Trip of a Life Time – London, Glastonbury and Bristol
Despite the history of Rome or the grandeur of Paris, one city I will always love above them both in Europe is London. Seriously, for any die-hard Doctor Who fan and fan of things British (within reason, I ain’t no monarchist) London is the stuff of fantasies and more. It’s a freaking awesome place once you get past all the bloody Australians there (I can say that, I’m Australian)!
I stayed at one of the cheapest hostels I could find there, and from memory in 1999 it was pretty cheap for London, 17 pounds a night. Keep in mind that it was around 32 pence to the dollar at the time so it worked out to be around 50 bucks Australian a night, possibly the most expensive dorm bed I’ve ever had! It was in Earl’s Court, where you’ll find most Aussies, and it was probably the grungiest, dirtiest hostel I stayed at that year. Most dorm rooms wreak of socks, but this was taken to a level undreamt of before. It was foul.
Still, you could have vegemite on toast and watch Aussie Rules in the funky lounge room so it wasn’t all bad. The hostel was called ‘Curzon House’ – and appears to still be called that today.
London is a city full of sights, lights and more. The British Museum, St Paul’s Cathedral, Shakespeare’s Globe, the Tower Bridge are just some of the amazing places I’ve seen there. However, on my first trip to London, I saw almost none of the sights at all. Instead, I decided to go a bit crazy for…. Drum roll…. Musical Theatre.
In my four days in London I caught four shows. I started with the brilliant ‘Chicago’ which at the time featured former fifth Doctor, Peter Davison. I saw a pretty average production of ‘Grease’, then in one day caught Hugh Jackman in ‘Oklahoma’ and then a stage version of ‘Doctor Doolittle’ which was… interesting.
If you’re in London you really have to catch a show, because the prices can be pretty low (I tried in advance for the first show, but for the second I turned up and got a good deal). In 1999 the prices were pretty sensational – I paid between 5 and 15 pounds for each of the shows, and even with the Aussie dollar being at an all-time low, this was still a great price.
On other trips to London I saw more of the sights, but apart from visiting the ‘Who’ Shop in 1999, I didn’t see much before moving on. I headed out to Glastonbury Festival. I had been invited to go to it by a couple of Brits I had met in India. Well, people didn’t check the net very often back then so although we agreed to meet there there was no plan as to how to get in or find each other. No, we didn’t even have mobile phones.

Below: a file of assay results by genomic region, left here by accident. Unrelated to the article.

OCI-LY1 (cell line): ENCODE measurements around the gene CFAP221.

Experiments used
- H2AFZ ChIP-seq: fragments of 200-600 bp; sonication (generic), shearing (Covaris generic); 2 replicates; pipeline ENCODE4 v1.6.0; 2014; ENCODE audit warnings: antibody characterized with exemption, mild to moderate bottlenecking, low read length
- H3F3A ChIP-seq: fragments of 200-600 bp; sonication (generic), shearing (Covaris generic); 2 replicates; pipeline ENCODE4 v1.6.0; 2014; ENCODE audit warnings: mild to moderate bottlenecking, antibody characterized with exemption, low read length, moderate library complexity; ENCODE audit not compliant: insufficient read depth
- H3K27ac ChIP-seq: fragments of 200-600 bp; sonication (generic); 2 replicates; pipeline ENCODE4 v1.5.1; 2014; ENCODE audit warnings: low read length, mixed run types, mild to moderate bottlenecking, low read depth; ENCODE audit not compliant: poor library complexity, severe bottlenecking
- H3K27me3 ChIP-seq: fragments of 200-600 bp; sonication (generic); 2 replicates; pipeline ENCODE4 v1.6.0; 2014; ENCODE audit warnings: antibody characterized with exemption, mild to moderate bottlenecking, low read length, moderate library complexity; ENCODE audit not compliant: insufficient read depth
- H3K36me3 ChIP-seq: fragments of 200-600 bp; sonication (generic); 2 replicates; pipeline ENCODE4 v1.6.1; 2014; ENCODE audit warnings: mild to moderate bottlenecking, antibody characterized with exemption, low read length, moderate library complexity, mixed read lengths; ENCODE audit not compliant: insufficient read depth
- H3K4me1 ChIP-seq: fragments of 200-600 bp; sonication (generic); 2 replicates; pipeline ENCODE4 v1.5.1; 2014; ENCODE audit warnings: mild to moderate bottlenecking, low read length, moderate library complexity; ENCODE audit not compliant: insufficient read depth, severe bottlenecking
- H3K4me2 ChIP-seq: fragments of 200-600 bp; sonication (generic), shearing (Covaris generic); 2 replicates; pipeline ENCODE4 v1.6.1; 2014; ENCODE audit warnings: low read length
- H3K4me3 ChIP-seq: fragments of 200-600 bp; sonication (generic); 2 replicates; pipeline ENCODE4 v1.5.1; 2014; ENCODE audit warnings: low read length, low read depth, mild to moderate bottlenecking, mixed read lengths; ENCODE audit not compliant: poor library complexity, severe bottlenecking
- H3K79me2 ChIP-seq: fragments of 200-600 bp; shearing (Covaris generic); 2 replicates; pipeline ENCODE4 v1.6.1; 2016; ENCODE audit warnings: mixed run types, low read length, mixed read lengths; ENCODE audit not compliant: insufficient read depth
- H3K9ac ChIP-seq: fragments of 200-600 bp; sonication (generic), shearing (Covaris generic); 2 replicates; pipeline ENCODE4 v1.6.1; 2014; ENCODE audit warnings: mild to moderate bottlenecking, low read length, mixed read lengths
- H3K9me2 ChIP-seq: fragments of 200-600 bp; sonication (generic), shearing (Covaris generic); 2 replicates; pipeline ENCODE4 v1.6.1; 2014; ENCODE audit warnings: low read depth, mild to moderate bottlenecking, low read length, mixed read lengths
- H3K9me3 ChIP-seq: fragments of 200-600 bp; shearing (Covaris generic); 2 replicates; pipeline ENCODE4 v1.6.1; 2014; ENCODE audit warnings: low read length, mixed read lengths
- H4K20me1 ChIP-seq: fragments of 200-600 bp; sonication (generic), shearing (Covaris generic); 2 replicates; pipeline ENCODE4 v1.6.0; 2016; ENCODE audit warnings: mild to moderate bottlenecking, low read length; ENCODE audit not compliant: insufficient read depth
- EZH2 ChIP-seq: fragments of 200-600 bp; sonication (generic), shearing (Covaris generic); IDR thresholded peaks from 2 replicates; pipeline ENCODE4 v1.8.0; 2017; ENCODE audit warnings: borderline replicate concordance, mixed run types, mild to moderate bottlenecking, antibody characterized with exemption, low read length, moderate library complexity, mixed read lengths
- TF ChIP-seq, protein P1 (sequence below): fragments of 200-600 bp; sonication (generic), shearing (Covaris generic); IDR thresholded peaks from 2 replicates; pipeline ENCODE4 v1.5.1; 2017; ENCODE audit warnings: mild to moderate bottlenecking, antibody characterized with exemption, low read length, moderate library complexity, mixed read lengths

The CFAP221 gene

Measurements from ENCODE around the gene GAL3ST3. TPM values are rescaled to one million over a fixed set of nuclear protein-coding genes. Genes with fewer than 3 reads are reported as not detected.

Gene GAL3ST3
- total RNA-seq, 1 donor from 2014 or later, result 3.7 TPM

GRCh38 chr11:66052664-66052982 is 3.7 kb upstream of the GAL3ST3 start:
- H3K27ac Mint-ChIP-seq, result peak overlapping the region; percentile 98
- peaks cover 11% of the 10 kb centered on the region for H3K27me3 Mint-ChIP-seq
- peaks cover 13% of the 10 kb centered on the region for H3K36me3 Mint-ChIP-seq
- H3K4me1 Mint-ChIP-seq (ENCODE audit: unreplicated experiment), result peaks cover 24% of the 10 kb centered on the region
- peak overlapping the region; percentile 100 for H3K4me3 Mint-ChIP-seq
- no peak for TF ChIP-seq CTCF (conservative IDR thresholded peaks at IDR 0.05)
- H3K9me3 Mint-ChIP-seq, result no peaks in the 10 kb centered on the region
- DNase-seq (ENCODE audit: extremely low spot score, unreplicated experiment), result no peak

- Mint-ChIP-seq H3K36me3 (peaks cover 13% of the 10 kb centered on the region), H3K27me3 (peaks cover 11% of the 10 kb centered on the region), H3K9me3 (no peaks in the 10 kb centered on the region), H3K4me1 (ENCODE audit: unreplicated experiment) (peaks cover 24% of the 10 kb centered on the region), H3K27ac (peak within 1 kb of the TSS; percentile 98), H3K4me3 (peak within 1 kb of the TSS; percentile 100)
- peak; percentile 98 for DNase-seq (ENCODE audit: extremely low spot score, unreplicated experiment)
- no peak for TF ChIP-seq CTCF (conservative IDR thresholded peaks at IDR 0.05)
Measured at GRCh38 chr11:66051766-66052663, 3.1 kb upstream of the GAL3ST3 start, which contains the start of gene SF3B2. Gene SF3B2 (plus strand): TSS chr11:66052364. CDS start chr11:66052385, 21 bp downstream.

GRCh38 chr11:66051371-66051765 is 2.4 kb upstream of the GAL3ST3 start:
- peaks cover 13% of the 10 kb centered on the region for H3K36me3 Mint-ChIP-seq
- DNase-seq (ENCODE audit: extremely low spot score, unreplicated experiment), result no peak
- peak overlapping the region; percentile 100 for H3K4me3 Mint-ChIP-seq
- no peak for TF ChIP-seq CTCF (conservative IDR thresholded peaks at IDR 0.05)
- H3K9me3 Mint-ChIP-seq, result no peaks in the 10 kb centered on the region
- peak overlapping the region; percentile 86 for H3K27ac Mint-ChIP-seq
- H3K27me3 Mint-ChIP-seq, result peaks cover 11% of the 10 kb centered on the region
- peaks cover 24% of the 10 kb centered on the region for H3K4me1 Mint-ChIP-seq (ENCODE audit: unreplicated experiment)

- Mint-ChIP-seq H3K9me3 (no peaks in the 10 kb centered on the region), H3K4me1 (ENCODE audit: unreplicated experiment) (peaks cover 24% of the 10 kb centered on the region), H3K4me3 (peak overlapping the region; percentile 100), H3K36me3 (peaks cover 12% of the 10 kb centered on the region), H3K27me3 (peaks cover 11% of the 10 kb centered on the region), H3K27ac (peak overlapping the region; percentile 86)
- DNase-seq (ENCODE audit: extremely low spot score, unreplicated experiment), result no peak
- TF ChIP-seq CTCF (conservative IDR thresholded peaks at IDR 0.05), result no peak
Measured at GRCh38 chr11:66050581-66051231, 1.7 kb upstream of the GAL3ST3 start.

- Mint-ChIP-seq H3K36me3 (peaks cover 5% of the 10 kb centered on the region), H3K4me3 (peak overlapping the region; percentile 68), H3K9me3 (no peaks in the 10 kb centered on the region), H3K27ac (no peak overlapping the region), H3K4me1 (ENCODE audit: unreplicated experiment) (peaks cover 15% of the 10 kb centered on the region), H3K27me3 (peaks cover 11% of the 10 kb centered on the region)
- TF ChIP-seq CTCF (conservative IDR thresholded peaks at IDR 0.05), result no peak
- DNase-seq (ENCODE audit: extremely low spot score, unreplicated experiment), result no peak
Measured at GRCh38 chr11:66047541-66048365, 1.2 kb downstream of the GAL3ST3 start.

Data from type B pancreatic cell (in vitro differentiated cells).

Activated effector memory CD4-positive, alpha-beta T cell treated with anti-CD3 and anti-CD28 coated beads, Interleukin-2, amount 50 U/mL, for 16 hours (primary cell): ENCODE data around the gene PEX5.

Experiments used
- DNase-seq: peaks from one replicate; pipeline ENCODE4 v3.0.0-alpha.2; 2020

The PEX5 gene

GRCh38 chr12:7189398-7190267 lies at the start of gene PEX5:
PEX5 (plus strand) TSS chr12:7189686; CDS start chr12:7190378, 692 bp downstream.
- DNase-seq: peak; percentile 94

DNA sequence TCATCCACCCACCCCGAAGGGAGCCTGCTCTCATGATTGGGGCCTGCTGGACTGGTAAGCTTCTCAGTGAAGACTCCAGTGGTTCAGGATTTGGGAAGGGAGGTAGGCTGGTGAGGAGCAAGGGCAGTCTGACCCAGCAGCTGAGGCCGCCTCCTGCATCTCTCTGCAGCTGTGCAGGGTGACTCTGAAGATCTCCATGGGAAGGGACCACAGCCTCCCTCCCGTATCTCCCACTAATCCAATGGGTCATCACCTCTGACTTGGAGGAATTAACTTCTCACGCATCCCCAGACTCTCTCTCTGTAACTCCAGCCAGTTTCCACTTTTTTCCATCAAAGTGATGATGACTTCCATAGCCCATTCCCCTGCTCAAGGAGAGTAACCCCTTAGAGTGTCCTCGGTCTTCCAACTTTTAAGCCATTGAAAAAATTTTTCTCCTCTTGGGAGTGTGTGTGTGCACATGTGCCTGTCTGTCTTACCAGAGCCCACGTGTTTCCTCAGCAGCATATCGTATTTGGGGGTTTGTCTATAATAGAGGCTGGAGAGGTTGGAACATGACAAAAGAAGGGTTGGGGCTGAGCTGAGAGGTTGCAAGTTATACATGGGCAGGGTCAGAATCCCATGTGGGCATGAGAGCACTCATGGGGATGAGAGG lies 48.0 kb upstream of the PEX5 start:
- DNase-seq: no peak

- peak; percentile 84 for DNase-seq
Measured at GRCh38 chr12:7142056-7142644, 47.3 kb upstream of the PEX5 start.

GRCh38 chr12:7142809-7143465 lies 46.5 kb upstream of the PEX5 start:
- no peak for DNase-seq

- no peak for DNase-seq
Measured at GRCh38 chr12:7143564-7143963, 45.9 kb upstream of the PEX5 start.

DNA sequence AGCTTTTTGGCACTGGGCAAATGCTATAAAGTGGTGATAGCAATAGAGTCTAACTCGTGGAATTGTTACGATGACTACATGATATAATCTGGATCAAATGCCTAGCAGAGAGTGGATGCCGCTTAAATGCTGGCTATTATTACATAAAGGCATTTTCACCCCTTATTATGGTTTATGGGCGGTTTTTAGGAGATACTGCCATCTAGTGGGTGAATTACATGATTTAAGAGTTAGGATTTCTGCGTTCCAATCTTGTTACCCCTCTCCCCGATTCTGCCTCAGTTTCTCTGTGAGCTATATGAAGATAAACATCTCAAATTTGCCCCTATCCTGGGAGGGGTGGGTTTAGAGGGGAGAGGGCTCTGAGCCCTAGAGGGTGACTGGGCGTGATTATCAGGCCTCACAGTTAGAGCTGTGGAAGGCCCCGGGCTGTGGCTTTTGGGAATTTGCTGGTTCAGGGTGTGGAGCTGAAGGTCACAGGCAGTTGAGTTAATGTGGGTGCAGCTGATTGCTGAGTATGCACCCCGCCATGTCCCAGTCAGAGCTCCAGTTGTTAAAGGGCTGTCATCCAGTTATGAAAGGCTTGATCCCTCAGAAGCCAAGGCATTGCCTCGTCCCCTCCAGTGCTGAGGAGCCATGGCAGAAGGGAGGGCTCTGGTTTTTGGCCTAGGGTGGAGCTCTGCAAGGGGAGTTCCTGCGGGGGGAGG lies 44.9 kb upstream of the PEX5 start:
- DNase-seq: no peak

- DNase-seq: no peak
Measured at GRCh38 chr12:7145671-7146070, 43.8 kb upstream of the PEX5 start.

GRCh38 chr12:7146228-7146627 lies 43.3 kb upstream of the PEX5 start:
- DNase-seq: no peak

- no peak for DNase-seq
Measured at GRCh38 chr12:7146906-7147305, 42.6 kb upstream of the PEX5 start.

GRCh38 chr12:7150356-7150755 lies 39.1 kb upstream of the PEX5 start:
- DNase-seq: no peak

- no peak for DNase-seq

Their plan was to scramble under the fence. Glastonbury Festival is a huge music festival in the sort of same vein as Woodstock I guess near a town called Pilton in South West England. I think I got there by train, I have little recollection to be honest. I wasn’t sure where to go to get under the fence, and so I decided to go with some guy selling tickets for cheap prices. I guess, thinking about it, they were stolen. I paid 60 quid for some sort of backstage pass but the normal entry was 90 or 100 quid so I guess at least I didn’t pay full price.
There were rolling hills, thousands and thousands of people. It was an awesome atmosphere on one hand, and a nightmare on the other. I was never going to find my friends and my first day there was spent searching for them. Luckily there were public areas with big tents set up for people to sleep in, and despite the warm beer and limited array of expensive food, I was fine. Plus, it wasn’t raining and it wasn’t muddy which the festival is famous for.
But the second day worked out, by pure chance I bumped into my friends and I moved into their tent. It was a fair way from the stages and the toilets were awful portaloos (really, enough to make you hold on for days!) but I was with friends. I watch Blondie, REM and a few other bands and I discovered that there was a theatre tent with the stars of ‘Whose Line is it Anyway?’ doing a show! At the time I loved that show! It was strictly the British guys, Steve Steen and my personal favourite Tony Slattery. Sadly, I was a shy young kid at the time and didn’t have the guts to ask for a photo or autograph.
I think it was four days there, but it’s hard to remember exactly. I said farewell to my friends and their friends (it was quite the large group) and vowed to return and visit them in Devon when I returned from a jaunt to Ireland.
I had a couple of nights in Bristol. I took no photos. Sorry. However, it was pretty nice! I think. I remember the hostel was good and from there I would take a bus and ferry to Ireland. With no diary to reference I can’t tell you much more than that. It was a little like Cardiff I think! Next time, I will tell the tale of my trip to Ireland and perhaps a little holiday romance….